When you are running the lighting for your small venue, there are a couple things to consider when deciding on your automation process. The first is how do you run your show or service? The second would be how do you want to run your lighting? The third thing to think about is how do you want your show to look and how complex do you really want to make it?

What to Look For

There are a few things to look for when you are figuring out the best solution for your lighting that will serve to suit your needs for automation.

When deciding what works best for your venue, it’s important to think about the things that are already being triggered in your show. Whether that be ProPresenter MIDI, Proclaim, or some other type of system in a potential church setting, you can use these which are already in place to fire lighting to match your graphics on screen.

In the case where you may be a band performing in small venues, something that could be helpful to consider is if you already have someone who is using foot pedals who could work to trigger your lighting when needed.


It can really make life a lot easier if you take a moment to look for opportunities where you possibly have pieces of software or instruments, or other devices on stage that are already being fired to go along with the music such as slides during a worship service.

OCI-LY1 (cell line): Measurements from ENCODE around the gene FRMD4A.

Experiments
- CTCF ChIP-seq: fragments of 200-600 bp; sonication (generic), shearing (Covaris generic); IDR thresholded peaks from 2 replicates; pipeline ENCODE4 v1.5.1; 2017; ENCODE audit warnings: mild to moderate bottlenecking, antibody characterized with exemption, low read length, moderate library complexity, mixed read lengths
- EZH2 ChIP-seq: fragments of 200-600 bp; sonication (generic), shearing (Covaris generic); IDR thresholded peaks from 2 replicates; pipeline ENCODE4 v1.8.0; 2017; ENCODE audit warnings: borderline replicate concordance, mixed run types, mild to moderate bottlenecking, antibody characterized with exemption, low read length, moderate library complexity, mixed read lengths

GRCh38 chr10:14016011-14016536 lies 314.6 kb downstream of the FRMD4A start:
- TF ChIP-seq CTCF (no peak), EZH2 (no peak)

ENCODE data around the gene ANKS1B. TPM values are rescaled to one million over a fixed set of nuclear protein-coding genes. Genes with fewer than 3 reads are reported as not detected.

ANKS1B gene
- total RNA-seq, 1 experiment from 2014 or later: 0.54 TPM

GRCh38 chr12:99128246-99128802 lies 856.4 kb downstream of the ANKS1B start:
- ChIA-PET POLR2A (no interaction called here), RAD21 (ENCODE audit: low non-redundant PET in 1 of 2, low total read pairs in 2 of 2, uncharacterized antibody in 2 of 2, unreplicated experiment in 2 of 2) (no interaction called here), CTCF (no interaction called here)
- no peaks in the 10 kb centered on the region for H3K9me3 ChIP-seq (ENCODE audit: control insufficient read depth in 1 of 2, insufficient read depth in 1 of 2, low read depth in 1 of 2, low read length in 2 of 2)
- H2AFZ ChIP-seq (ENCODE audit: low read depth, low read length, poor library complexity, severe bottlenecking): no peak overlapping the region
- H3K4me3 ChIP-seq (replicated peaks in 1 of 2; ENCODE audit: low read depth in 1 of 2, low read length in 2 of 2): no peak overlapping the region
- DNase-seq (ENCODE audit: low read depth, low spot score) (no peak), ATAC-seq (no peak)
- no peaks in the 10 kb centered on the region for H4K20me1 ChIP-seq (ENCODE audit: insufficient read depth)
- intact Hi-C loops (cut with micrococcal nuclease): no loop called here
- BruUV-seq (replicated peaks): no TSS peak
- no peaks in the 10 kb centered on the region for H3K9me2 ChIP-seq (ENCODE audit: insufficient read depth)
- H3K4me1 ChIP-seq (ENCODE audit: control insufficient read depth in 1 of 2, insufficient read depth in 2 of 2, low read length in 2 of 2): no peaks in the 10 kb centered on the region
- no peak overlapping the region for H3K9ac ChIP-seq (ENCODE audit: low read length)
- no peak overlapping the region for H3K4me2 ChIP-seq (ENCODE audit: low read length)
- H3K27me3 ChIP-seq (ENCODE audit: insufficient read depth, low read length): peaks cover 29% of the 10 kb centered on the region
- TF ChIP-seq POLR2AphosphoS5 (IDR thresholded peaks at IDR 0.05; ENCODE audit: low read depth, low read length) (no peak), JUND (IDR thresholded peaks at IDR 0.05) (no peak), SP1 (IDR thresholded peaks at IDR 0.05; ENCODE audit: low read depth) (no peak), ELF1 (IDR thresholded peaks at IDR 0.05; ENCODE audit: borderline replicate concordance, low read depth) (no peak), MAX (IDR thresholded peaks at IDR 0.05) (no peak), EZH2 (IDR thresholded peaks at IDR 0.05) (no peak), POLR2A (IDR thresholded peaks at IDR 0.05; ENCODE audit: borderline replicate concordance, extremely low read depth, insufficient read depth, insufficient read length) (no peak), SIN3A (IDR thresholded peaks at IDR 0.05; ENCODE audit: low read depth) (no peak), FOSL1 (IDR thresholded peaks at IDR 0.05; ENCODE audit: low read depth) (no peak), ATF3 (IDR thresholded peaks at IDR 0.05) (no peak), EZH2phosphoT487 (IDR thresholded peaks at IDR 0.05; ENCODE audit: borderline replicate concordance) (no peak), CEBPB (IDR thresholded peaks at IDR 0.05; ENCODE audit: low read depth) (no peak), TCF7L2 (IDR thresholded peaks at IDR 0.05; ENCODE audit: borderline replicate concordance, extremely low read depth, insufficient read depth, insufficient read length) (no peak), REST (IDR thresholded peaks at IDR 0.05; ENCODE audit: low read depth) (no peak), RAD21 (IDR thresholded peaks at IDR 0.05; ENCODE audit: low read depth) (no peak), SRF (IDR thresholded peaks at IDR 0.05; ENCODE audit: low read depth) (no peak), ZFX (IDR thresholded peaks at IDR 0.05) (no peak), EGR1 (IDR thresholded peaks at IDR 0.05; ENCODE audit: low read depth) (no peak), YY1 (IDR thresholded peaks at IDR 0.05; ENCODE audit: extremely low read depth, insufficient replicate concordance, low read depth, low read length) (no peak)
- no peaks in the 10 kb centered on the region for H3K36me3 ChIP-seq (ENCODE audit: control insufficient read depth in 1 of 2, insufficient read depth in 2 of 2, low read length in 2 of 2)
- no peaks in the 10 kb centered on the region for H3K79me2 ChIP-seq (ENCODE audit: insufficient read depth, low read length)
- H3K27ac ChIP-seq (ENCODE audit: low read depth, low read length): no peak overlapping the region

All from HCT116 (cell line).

How Do You Want to Run Your Lighting

A main thing to think about when considering your automation options is how you want to run your lighting. Do you want to opt for a simpler show or are you thinking about a fully synchronized show that has a lot of dynamic elements and multiple changes to the lighting?


One of the biggest tips is to use a foot pedal! When it comes to foot pedals you have the option to really choose something that meets you needs because there are plenty of great choices out there for simplicity as well as more complex show set ups.

If you choose a more complex option of foot pedal such as the Behringer FCB1010 you can actually map them however you want to suit your needs. You can use the multiple pedals to go with each song, or instead of mapping out ten different songs, you can use each pedal for different lighting options throughout your show. It works brilliantly either way!

If you choose to use the buttons for different lighting scenes it is a great way to have the ability to fire a really interesting lighting show without having to pre program the entire thing.


The biggest key when thinking about automating lighting changes without a lighting operator or backing tracks is to consider how you are going to run everything. Do you have the ability to have someone pushing the buttons and working the lighting or do you plan to have slides or graphics trigger your lights?

When it comes to creating a dynamic show without automating, it is a little bit harder than it would be with backing tracks than without but certainly not impossible! It may never be quite as detailed of a show as it would be with backing tracks but you can still create a great show that rivals anything else in your local area with a little planning and creativity.